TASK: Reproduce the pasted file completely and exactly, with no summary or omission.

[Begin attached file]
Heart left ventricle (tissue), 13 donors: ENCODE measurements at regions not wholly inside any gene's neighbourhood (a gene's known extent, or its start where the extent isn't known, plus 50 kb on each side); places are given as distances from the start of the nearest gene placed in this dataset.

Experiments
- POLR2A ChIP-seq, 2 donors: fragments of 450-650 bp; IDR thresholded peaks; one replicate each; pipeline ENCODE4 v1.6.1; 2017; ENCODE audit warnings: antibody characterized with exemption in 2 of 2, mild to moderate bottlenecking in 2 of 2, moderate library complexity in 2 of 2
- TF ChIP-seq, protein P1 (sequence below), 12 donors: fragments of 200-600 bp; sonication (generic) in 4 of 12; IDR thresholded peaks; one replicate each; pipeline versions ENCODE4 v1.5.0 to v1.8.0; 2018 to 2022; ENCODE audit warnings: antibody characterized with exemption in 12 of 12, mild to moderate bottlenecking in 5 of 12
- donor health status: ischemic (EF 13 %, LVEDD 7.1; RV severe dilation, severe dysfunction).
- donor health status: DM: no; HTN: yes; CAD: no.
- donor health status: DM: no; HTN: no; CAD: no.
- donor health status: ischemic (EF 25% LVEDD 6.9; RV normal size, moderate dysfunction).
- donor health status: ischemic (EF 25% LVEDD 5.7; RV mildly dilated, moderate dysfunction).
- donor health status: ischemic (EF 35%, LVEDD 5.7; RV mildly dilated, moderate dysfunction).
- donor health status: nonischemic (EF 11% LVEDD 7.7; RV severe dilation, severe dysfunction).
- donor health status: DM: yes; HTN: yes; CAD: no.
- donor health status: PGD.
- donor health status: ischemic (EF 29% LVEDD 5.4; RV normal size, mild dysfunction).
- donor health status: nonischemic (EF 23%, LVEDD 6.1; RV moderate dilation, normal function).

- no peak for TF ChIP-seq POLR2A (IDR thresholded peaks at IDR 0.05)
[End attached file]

Heart left ventricle (tissue), 13 donors: ENCODE measurements at regions not wholly inside any gene's neighbourhood (a gene's known extent, or its start where the extent isn't known, plus 50 kb on each side); places are given as distances from the start of the nearest gene placed in this dataset.

Experiments
- POLR2A ChIP-seq, 2 donors: fragments of 450-650 bp; IDR thresholded peaks; one replicate each; pipeline ENCODE4 v1.6.1; 2017; ENCODE audit warnings: antibody characterized with exemption in 2 of 2, mild to moderate bottlenecking in 2 of 2, moderate library complexity in 2 of 2
- TF ChIP-seq, protein P1 (sequence below), 12 donors: fragments of 200-600 bp; sonication (generic) in 4 of 12; IDR thresholded peaks; one replicate each; pipeline versions ENCODE4 v1.5.0 to v1.8.0; 2018 to 2022; ENCODE audit warnings: antibody characterized with exemption in 12 of 12, mild to moderate bottlenecking in 5 of 12
- donor health status: ischemic (EF 13 %, LVEDD 7.1; RV severe dilation, severe dysfunction).
- donor health status: DM: no; HTN: yes; CAD: no.
- donor health status: DM: no; HTN: no; CAD: no.
- donor health status: ischemic (EF 25% LVEDD 6.9; RV normal size, moderate dysfunction).
- donor health status: ischemic (EF 25% LVEDD 5.7; RV mildly dilated, moderate dysfunction).
- donor health status: ischemic (EF 35%, LVEDD 5.7; RV mildly dilated, moderate dysfunction).
- donor health status: nonischemic (EF 11% LVEDD 7.7; RV severe dilation, severe dysfunction).
- donor health status: DM: yes; HTN: yes; CAD: no.
- donor health status: PGD.
- donor health status: ischemic (EF 29% LVEDD 5.4; RV normal size, mild dysfunction).
- donor health status: nonischemic (EF 23%, LVEDD 6.1; RV moderate dilation, normal function).

- no peak for TF ChIP-seq POLR2A (IDR thresholded peaks at IDR 0.05)